By Mrinal Gokhale
Jerel Ballard is a Milwaukee native and recent graduate of Colombia College in Chicago. By participating in many extracurricular activities while attending Riverside High School, he received more than $40,000 in scholarship funding for Colombia College. But, he felt that this dollar amount wasn’t quite enough.
“I actually had to commute from Milwaukee to Chicago for four years because it was cheaper for me to live in Milwaukee, and that’s when I realized there was something wrong with the system,” he said. This year, Ballard founded the Milwaukee’s Finest Scholarship Foundation to provide Milwaukee high school seniors with financial assistance to go to college. The first round of winners were honored on June 30, 2017 at City Hall Rotunda at 6 p.m.
“We require applicants to have at least a 2.5 Grade Point Average (GPA), as well as involvement in a lot of extracurricular activities,” said Jeff Frank, Foundation’s Board of Trustees member. “There are five of 60 applicants chosen for this award.”
Margaret Fish teaches at Milwaukee Public Schools and sits on the Foundation’s Board of Trustees. She told the crowd that she has known Ballard since he was in eighth grade and is passionate about MFSF’s mission.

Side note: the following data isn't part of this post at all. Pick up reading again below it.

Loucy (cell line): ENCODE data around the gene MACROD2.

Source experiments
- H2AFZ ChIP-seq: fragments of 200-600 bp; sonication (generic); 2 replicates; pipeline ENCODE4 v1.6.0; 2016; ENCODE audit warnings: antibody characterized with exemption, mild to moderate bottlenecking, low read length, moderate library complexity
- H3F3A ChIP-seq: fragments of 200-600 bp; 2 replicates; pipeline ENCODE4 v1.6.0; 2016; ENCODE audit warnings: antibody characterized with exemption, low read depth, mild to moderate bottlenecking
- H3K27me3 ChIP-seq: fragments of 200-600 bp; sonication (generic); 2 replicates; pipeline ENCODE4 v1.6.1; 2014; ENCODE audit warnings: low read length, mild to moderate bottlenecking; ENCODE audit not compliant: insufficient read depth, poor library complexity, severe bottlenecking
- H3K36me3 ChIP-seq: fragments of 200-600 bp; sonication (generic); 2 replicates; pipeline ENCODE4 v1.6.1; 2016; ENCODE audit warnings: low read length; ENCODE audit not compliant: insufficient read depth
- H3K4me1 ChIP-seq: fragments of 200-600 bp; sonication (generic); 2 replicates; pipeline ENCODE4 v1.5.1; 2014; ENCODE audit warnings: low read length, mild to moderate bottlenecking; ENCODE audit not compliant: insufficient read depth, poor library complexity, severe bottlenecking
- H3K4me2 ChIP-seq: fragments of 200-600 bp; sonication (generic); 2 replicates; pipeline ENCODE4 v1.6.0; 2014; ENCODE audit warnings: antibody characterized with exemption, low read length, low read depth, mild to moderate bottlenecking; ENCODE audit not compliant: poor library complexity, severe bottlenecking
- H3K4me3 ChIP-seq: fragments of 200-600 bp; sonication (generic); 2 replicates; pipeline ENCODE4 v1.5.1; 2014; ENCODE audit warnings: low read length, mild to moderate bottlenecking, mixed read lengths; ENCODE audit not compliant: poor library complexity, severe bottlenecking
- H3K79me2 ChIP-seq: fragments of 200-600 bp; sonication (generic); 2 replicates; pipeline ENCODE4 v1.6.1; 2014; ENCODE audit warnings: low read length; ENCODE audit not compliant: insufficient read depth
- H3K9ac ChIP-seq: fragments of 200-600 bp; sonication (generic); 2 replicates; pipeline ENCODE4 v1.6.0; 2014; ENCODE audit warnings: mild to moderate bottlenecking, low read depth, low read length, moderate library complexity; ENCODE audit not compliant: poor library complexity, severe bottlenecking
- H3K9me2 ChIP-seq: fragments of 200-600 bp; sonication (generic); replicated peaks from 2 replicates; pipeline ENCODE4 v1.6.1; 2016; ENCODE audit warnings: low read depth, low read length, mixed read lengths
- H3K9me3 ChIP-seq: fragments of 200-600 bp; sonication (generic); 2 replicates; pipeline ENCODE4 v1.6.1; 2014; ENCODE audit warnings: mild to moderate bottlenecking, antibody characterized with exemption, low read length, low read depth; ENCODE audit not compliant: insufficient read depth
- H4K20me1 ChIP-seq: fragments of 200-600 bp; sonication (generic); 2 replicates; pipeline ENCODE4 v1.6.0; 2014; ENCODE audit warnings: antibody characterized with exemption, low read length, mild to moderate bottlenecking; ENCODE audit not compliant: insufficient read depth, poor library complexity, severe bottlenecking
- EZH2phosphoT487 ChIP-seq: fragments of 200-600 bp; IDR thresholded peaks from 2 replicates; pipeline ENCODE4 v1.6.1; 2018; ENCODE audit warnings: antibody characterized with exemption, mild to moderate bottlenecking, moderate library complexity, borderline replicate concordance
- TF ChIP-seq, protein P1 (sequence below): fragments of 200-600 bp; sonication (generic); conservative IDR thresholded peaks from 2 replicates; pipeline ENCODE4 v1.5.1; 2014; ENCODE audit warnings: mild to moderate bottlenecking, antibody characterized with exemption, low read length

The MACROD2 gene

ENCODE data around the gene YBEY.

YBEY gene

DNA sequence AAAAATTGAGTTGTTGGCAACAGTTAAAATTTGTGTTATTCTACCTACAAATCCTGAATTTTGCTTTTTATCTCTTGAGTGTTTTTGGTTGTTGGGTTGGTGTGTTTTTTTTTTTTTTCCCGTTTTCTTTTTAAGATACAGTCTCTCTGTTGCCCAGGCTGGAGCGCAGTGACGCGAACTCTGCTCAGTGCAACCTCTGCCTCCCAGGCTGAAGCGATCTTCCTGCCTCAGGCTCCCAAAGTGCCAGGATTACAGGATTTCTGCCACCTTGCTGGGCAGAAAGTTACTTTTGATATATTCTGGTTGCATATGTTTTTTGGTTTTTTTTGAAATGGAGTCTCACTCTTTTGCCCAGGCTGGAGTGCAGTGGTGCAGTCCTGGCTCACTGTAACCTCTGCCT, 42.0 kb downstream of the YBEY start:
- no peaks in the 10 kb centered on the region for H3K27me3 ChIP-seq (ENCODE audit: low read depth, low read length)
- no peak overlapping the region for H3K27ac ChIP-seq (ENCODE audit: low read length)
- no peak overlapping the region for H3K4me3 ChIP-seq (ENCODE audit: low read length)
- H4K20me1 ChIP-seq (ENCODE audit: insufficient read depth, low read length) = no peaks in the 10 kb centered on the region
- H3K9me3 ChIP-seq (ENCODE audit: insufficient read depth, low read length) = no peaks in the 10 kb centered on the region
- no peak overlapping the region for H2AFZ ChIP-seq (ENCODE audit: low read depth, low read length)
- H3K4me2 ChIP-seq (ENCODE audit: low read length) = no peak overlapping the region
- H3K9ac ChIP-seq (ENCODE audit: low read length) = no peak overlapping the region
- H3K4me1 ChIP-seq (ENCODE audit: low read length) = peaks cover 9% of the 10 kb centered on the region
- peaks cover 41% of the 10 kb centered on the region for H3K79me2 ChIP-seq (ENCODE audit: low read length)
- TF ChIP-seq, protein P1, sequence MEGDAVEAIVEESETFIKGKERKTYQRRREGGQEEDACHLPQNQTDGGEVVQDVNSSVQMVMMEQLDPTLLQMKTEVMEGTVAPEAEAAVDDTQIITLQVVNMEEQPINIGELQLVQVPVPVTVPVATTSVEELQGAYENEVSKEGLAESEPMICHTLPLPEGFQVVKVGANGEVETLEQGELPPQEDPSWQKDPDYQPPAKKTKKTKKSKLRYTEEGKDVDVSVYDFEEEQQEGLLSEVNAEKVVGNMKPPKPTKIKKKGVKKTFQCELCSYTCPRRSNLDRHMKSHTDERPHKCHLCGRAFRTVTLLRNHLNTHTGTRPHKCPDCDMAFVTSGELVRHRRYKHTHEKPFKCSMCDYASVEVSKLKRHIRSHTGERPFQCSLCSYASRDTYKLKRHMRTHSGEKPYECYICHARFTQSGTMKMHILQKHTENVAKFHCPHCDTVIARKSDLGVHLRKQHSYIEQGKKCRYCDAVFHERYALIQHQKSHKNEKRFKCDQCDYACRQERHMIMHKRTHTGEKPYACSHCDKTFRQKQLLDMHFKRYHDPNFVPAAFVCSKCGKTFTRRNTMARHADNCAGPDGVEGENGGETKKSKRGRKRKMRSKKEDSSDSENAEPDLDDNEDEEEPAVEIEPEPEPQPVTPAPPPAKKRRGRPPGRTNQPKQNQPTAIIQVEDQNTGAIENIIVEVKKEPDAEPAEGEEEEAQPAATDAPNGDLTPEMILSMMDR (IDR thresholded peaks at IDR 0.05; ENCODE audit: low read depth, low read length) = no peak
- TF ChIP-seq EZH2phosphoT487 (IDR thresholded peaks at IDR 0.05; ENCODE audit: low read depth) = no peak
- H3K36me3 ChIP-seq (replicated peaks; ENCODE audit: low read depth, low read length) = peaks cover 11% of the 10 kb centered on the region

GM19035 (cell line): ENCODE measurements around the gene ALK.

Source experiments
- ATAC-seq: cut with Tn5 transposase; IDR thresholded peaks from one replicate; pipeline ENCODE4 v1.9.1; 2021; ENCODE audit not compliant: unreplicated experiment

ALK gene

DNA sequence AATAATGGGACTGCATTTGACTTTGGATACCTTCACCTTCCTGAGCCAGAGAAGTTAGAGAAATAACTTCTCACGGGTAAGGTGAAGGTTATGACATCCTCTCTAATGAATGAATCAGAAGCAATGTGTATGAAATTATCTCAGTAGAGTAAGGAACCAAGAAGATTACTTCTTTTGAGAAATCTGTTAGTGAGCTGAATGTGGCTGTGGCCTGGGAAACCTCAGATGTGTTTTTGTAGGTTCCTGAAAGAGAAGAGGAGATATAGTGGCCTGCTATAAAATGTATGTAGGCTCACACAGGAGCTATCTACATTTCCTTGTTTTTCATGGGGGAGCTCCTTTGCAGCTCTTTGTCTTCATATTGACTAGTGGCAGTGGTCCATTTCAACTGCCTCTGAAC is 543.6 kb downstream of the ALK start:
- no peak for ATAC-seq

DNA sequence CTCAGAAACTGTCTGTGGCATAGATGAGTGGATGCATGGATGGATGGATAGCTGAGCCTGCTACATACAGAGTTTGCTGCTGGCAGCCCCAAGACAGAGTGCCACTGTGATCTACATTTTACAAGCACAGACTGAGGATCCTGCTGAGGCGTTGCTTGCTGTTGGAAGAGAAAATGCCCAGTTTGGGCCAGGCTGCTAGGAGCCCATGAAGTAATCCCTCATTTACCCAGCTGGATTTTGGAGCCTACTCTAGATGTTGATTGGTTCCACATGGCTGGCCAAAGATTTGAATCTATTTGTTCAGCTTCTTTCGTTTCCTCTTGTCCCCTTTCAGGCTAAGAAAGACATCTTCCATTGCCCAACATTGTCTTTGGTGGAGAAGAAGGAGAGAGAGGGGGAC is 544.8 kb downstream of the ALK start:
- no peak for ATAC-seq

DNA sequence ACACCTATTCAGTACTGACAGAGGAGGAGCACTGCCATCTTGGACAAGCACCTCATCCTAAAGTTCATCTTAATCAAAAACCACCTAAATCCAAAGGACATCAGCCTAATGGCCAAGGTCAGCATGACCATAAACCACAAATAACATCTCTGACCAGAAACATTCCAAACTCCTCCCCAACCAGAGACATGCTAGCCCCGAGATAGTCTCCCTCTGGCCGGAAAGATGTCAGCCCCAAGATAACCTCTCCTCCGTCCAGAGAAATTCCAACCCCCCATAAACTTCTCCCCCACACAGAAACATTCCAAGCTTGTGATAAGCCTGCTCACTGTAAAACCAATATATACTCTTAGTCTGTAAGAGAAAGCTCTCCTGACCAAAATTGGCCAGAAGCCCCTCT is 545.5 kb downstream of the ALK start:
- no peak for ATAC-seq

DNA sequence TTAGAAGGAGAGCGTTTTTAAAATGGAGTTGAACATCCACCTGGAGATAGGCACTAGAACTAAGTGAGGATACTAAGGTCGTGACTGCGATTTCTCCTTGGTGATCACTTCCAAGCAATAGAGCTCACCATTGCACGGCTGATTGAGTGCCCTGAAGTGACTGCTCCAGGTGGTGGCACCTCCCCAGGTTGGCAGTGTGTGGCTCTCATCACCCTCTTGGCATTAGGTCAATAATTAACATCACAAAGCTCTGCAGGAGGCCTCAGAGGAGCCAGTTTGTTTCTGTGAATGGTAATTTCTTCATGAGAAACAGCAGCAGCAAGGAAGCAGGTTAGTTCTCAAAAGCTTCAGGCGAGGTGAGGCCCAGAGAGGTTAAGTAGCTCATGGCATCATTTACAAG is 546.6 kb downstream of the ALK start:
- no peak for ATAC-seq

“Our mission statement is to encourage all students who have ambitions for higher education by providing an equal opportunity for financial assistance,” Ballard said.
“One reason we decided to partner with MFSF is because we believe in Jerel,” said Dionne Grayson, Executive Director of Lead2Change.
Each scholarship recipient was presented with a certificate signed by Milwaukee Mayor Tom Barret, as well $1,000 to go towards higher education. This year, applicants were required to write essays on social justice.
Scholarship recipient Ah Xiong read her essay to the crowd. She detailed the statistics of the very segregated Milwaukee and explained how she learned to value diversity and appreciate different types of people once she got to high school.
“I attended an all Hmong school for nine years and had no exposure to diversity, and then I went to Riverside High School,” she said. “I learned to make many different connections with different types of people.”
Xiong plans to attend Toccoa Falls College and study Cross Cultural Studies.
“When I read her essay, I felt that it truly captured the spirit of the foundation and answered the question, ‘How has Milwaukee shaped you?’” said Ballard. All recipients this year were women, and majors range from political science to early childhood education to the sciences. Most applicants attended either Rufus King (21.7 percent) or Riverside High School (15.2 percent).
The evening ended at about 7:30 p.m. when attendees mingled and enjoyed cake, appetizers and drinks.